Feds Pull Back Food Stamp Funding

The federal government decided during the recession to increase food stamp benefits to help low-income people. Starting Nov. 1, benefits return to their pre-recession level.

A recession-era ramp up in food stamp benefits is coming to a close today, leaving some 47 million Americans who depend on the program with smaller monthly budgets.

Congress boosted the Supplemental Nutrition Assistance Program, which gives food vouchers to low-income people, by 13.6 percent as part of the stimulus act in 2009 to help recipients weather the recession. The phase-down, scheduled to begin Nov. 1, is estimated to cost a family of four $36 a month, according to the left-leaning Center on Budget and Policy Priorities. Cuts for this fiscal year total $5 billion.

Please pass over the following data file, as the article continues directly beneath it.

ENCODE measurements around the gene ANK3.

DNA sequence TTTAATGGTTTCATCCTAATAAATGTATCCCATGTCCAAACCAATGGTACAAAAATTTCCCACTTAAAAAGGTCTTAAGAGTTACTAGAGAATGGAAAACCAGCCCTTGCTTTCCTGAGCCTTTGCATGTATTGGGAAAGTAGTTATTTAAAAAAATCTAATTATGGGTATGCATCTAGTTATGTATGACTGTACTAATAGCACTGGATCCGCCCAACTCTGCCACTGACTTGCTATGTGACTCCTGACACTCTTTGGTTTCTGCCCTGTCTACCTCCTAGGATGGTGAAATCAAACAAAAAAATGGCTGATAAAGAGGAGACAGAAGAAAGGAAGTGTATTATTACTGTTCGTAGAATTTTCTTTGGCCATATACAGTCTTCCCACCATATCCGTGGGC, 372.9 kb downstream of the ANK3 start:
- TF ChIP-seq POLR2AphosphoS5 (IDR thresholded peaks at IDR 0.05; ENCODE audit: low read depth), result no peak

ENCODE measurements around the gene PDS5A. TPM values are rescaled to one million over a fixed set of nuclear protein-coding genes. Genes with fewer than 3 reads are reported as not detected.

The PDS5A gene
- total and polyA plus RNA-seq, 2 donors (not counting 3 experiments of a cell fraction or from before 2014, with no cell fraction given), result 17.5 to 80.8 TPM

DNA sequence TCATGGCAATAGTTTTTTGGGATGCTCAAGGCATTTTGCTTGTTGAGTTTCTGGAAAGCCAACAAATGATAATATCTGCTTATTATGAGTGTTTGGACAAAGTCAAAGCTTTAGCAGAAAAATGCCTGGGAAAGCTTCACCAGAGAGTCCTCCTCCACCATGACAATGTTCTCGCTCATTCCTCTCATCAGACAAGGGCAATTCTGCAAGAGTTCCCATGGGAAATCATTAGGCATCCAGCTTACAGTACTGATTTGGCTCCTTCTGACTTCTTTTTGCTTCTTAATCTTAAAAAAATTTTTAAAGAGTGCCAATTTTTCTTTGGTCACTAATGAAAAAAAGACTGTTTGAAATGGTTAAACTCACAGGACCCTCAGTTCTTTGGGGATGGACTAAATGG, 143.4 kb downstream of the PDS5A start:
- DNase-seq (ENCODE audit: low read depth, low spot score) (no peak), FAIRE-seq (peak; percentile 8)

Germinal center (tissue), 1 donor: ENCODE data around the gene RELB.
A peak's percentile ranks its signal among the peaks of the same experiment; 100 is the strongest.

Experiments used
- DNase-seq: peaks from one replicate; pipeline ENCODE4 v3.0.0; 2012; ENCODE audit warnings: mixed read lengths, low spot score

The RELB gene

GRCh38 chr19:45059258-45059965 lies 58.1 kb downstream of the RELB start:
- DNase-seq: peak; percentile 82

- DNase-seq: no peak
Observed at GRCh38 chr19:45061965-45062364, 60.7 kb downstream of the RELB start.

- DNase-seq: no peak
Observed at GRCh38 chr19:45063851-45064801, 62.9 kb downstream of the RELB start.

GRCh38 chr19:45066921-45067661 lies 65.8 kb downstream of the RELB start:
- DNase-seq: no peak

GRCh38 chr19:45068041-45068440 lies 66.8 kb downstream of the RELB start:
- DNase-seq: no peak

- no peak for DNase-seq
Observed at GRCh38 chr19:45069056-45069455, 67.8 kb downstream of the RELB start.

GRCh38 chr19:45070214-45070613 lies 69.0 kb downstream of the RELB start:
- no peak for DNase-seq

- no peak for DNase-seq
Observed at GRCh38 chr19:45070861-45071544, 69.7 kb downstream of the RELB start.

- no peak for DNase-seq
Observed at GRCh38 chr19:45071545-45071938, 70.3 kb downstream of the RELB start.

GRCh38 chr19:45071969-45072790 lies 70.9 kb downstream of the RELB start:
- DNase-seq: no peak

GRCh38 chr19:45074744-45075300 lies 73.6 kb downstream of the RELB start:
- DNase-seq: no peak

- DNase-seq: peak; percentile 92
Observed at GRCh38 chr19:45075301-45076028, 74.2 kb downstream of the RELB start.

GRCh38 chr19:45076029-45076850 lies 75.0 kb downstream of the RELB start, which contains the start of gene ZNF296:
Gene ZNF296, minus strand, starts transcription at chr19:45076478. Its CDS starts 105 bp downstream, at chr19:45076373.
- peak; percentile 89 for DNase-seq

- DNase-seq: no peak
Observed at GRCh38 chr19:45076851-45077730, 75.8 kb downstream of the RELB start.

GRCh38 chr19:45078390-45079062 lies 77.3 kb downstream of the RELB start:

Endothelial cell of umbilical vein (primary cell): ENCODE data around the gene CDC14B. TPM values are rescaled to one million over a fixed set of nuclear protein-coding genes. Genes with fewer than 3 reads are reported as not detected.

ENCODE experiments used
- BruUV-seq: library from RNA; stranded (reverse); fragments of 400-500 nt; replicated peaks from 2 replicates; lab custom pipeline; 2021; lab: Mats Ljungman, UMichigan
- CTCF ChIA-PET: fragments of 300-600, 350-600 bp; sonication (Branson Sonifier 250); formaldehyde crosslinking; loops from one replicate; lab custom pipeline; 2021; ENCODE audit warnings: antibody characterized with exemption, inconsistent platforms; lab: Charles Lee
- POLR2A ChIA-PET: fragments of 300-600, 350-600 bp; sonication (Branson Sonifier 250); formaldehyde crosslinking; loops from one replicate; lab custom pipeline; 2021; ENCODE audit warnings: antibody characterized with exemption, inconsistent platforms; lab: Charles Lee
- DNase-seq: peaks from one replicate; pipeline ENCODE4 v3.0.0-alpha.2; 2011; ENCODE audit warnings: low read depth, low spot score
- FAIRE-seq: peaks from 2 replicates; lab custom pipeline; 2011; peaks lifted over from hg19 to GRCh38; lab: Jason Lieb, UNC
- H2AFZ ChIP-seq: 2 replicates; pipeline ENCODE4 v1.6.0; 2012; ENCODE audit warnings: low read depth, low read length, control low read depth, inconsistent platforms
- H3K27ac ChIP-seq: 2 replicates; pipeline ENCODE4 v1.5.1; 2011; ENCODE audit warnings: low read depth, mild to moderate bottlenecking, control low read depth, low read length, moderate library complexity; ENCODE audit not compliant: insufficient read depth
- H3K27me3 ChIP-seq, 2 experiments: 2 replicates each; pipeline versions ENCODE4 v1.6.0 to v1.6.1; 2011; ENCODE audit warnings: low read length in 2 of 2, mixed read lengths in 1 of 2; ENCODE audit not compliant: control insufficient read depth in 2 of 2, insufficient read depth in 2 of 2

Those who oppose letting the benefits increase lapse note that demand remains record-high despite signs of economic recovery. Opponents note that spending on the program has jumped from $20 billion a decade ago to $78 billion last year.

The program remains the subject of future cuts as Congress takes another shot at passing a farm bill. The program is administered by the U.S. Department of Agriculture.

The impact among the states will vary depending on levels of poverty. See this Governing piece for a complete state-by-state breakdown.

Chris covers health care for GOVERNING. An Ohio native with an interest in education, he set out for New Orleans with Teach For America after finishing a degree at Ohio University’s E.W. Scripps School of Journalism. He later covered government and politics at the Savannah Morning News and its South Carolina paper. He most recently covered North Carolina’s 2013 legislative session for the Associated Press.